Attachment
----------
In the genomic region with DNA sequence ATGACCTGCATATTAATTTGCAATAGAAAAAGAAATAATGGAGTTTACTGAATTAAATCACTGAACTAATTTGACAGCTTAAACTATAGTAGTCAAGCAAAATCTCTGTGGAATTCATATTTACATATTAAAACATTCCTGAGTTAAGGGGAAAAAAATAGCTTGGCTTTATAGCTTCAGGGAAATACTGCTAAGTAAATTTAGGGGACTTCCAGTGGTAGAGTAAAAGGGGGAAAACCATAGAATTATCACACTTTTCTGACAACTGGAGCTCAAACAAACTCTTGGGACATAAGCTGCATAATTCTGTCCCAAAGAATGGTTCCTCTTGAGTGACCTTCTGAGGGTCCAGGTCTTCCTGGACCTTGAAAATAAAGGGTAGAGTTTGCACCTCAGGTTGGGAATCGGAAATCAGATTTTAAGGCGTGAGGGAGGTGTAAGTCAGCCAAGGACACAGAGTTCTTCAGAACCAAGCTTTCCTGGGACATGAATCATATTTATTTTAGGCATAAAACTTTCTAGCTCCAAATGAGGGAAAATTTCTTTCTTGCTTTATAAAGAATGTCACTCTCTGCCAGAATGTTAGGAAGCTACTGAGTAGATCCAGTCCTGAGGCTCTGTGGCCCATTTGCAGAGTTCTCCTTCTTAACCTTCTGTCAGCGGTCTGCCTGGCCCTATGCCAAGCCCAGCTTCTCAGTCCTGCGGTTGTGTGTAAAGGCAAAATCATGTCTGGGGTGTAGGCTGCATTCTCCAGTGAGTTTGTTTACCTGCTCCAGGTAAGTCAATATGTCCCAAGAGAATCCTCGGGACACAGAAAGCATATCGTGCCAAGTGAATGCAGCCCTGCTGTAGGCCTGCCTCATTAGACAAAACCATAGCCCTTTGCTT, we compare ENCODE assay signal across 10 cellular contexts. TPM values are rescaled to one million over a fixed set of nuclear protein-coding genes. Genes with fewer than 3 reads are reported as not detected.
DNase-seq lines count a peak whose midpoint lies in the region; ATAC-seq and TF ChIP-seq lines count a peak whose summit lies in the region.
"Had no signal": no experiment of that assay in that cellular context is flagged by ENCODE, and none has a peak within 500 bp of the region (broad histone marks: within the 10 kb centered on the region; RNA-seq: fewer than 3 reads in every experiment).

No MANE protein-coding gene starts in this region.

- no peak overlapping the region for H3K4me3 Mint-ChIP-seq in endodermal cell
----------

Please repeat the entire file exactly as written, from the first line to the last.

In the genomic region with DNA sequence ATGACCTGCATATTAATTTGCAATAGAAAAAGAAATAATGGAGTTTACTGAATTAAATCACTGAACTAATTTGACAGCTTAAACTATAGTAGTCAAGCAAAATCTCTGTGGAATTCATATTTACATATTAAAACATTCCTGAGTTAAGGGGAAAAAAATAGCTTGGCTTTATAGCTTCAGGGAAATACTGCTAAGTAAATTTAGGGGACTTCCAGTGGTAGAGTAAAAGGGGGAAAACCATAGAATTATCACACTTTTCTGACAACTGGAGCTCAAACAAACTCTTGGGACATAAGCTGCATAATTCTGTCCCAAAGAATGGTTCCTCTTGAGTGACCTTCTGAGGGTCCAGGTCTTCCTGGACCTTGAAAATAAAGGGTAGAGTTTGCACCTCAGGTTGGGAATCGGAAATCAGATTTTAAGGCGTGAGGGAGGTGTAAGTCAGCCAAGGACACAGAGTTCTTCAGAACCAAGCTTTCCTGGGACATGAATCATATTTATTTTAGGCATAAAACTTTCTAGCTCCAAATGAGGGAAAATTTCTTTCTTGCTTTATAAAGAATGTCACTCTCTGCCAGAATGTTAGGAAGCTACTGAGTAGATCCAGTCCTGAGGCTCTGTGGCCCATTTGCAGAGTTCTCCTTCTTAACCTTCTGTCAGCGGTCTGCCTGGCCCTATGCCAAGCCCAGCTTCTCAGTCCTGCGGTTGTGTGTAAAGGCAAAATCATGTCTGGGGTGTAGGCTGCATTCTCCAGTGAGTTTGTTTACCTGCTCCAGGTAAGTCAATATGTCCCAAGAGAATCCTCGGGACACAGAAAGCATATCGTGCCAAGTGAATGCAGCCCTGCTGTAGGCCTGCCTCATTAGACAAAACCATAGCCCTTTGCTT, we compare ENCODE assay signal across 10 cellular contexts. TPM values are rescaled to one million over a fixed set of nuclear protein-coding genes. Genes with fewer than 3 reads are reported as not detected.
DNase-seq lines count a peak whose midpoint lies in the region; ATAC-seq and TF ChIP-seq lines count a peak whose summit lies in the region.
"Had no signal": no experiment of that assay in that cellular context is flagged by ENCODE, and none has a peak within 500 bp of the region (broad histone marks: within the 10 kb centered on the region; RNA-seq: fewer than 3 reads in every experiment).

No MANE protein-coding gene starts in this region.

- no peak overlapping the region for H3K4me3 Mint-ChIP-seq in endodermal cell